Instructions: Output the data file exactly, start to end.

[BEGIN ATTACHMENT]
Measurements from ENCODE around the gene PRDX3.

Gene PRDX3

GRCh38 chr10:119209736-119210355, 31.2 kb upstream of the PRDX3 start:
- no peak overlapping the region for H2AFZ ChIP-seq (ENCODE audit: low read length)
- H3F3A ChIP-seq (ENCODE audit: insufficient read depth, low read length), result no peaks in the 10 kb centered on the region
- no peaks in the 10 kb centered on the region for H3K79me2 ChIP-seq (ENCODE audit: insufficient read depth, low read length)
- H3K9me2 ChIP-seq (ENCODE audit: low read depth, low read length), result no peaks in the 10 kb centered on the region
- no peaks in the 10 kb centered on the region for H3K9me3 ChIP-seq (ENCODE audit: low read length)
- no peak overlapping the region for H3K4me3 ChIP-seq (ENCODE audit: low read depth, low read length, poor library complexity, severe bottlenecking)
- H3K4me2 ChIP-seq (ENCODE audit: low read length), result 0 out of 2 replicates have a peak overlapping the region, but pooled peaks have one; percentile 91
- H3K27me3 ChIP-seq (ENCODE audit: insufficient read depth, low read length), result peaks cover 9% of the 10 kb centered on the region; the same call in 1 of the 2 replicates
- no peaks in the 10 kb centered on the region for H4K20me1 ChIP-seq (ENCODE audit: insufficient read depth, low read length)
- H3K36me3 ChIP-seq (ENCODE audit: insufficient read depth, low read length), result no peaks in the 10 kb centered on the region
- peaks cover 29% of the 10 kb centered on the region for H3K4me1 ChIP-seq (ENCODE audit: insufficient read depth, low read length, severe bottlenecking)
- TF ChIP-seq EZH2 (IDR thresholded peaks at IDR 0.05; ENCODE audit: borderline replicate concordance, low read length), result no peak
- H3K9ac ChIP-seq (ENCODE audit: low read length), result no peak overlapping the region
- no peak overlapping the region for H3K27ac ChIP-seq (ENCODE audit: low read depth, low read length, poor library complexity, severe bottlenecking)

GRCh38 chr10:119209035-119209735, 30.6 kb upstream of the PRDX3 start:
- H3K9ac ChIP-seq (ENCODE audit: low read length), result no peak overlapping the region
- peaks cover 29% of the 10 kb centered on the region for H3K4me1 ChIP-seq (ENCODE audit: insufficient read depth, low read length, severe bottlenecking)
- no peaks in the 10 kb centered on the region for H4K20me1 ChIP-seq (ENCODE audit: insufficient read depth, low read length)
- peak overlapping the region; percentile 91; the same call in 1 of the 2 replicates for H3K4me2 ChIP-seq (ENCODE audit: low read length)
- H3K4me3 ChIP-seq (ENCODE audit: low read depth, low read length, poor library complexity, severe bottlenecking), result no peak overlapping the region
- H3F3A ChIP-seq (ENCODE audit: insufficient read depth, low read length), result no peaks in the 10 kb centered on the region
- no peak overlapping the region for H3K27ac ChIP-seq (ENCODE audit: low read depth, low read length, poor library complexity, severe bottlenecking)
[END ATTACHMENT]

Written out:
Measurements from ENCODE around the gene PRDX3.

Gene PRDX3

GRCh38 chr10:119209736-119210355, 31.2 kb upstream of the PRDX3 start:
- no peak overlapping the region for H2AFZ ChIP-seq (ENCODE audit: low read length)
- H3F3A ChIP-seq (ENCODE audit: insufficient read depth, low read length), result no peaks in the 10 kb centered on the region
- no peaks in the 10 kb centered on the region for H3K79me2 ChIP-seq (ENCODE audit: insufficient read depth, low read length)
- H3K9me2 ChIP-seq (ENCODE audit: low read depth, low read length), result no peaks in the 10 kb centered on the region
- no peaks in the 10 kb centered on the region for H3K9me3 ChIP-seq (ENCODE audit: low read length)
- no peak overlapping the region for H3K4me3 ChIP-seq (ENCODE audit: low read depth, low read length, poor library complexity, severe bottlenecking)
- H3K4me2 ChIP-seq (ENCODE audit: low read length), result 0 out of 2 replicates have a peak overlapping the region, but pooled peaks have one; percentile 91
- H3K27me3 ChIP-seq (ENCODE audit: insufficient read depth, low read length), result peaks cover 9% of the 10 kb centered on the region; the same call in 1 of the 2 replicates
- no peaks in the 10 kb centered on the region for H4K20me1 ChIP-seq (ENCODE audit: insufficient read depth, low read length)
- H3K36me3 ChIP-seq (ENCODE audit: insufficient read depth, low read length), result no peaks in the 10 kb centered on the region
- peaks cover 29% of the 10 kb centered on the region for H3K4me1 ChIP-seq (ENCODE audit: insufficient read depth, low read length, severe bottlenecking)
- TF ChIP-seq EZH2 (IDR thresholded peaks at IDR 0.05; ENCODE audit: borderline replicate concordance, low read length), result no peak
- H3K9ac ChIP-seq (ENCODE audit: low read length), result no peak overlapping the region
- no peak overlapping the region for H3K27ac ChIP-seq (ENCODE audit: low read depth, low read length, poor library complexity, severe bottlenecking)

GRCh38 chr10:119209035-119209735, 30.6 kb upstream of the PRDX3 start:
- H3K9ac ChIP-seq (ENCODE audit: low read length), result no peak overlapping the region
- peaks cover 29% of the 10 kb centered on the region for H3K4me1 ChIP-seq (ENCODE audit: insufficient read depth, low read length, severe bottlenecking)
- no peaks in the 10 kb centered on the region for H4K20me1 ChIP-seq (ENCODE audit: insufficient read depth, low read length)
- peak overlapping the region; percentile 91; the same call in 1 of the 2 replicates for H3K4me2 ChIP-seq (ENCODE audit: low read length)
- H3K4me3 ChIP-seq (ENCODE audit: low read depth, low read length, poor library complexity, severe bottlenecking), result no peak overlapping the region
- H3F3A ChIP-seq (ENCODE audit: insufficient read depth, low read length), result no peaks in the 10 kb centered on the region
- no peak overlapping the region for H3K27ac ChIP-seq (ENCODE audit: low read depth, low read length, poor library complexity, severe bottlenecking)